2nd Scientific Conference ‘Guidelines in otorhinolaryngology, audiology and phoniatrics’

For the second time already the Institute of Physiology and Pathology of Hearing with the Institute of Sensory Organs and the Center of Hearing and Speech ‘Medincus’ had organized the scientific conference ‘Guidelines in otorhinolaryngology, audiology and phoniatrics’ under the patronage of the National Consultant in Otorhinolaryngology Prof. Henryk Skarżyński. The Conference took place in Zakopane on 9-11 March, with participation of over 500 specialists from all Poland.

I trust that this conference will be remembered by its participants as an important scientific, organizational and education event – had said Prof. Henryk Skarżyński in his welcome speech to the participants, among whom there were the experienced experts as well as many your doctors. – This Conference is an occasion to teach the young generation to share knowledge and experience – had added Prof. Skarżyński.

Guidelines figuring in the Conference’s title are the routine of the clinical work. They not only facilitate patient management, but also make easier comparing the treatment results with other clinical centers, as said Prof. Paweł Stręk in his opening lecture. In present situation, when patients more and more frequently sue, often with the help of lawyers, guidelines can also serve as a kind of insurance policy for a physician. Knowing the guidelines and using them in daily clinical work are therefore crucial, although some experts would say that following set procedures is contrary to the general conviction that medicine is art.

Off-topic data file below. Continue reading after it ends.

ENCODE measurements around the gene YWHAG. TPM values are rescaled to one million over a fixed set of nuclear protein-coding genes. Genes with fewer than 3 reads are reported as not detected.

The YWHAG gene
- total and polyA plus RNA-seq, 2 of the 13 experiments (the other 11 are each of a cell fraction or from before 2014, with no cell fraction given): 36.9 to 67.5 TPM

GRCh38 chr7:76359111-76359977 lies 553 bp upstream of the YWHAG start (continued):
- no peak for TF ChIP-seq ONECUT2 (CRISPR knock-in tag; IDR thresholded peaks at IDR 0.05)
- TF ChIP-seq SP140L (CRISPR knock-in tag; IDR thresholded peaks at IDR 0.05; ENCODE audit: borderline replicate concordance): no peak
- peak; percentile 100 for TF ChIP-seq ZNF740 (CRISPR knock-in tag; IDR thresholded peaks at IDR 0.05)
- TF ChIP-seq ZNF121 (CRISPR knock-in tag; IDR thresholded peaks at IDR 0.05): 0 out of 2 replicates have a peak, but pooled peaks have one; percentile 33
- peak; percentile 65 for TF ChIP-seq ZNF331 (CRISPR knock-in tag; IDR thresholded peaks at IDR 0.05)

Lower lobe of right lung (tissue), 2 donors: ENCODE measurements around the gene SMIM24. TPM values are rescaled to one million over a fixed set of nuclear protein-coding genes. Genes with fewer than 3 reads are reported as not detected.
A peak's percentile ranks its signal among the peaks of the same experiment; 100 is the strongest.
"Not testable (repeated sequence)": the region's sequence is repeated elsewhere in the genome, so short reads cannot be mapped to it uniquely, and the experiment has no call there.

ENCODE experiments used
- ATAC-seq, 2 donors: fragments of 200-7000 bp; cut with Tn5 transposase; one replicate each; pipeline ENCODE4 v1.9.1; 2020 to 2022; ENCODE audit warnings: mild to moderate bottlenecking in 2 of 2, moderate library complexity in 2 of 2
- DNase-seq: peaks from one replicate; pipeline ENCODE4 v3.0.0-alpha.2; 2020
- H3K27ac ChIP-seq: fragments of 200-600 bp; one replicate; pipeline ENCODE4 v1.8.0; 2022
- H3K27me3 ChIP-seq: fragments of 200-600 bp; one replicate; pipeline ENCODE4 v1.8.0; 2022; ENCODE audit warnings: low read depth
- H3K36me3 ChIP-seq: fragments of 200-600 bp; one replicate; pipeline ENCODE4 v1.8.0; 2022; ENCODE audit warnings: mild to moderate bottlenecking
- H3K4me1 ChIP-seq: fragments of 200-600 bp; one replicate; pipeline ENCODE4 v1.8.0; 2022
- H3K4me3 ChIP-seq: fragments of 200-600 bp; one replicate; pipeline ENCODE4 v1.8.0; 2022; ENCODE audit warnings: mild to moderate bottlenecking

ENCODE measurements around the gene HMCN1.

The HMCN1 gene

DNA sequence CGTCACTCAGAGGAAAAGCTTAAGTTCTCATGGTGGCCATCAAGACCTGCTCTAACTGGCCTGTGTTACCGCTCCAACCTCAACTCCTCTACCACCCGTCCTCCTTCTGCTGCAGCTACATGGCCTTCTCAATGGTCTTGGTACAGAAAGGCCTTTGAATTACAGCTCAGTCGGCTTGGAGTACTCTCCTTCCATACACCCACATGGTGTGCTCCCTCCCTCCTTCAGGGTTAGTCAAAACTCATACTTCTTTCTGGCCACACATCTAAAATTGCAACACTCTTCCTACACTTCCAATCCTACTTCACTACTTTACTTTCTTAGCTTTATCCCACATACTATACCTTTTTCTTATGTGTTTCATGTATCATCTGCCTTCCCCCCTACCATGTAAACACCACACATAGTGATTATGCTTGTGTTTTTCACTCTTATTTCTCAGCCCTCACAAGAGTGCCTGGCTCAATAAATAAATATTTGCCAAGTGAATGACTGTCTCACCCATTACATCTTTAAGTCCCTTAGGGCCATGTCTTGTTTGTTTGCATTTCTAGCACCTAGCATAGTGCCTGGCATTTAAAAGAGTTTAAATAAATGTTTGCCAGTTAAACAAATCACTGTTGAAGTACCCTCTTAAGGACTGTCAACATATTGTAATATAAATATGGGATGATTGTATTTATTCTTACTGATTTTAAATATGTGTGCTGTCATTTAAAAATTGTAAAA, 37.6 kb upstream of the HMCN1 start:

The scope of the scientific program of the Zakopane Conference was very broad, including topics relating to diagnostics, treatment and rehabilitation of hearing and speech disorders, such as the newest possibilities of surgical treatment in patients who are unilaterally deaf and have hearing disorders in the other, hearing ear. This had been a topic of an opening lecture presented by Prof. Henryk Skarżyński. Many years of experience have led to the development of standards allowing the effective surgical treatment of the only hearing, or partially hearing, ear, had said Prof. Skarżyński. We perform such operation without hesitation in cases of inflammatory processes in the ear, when it is necessary to save patient’s health or sometimes even life. Surgical treatment is today considered in patients with various defects causing sensorineural hearing loss in the only hearing ear, or in patients with otosclerosis.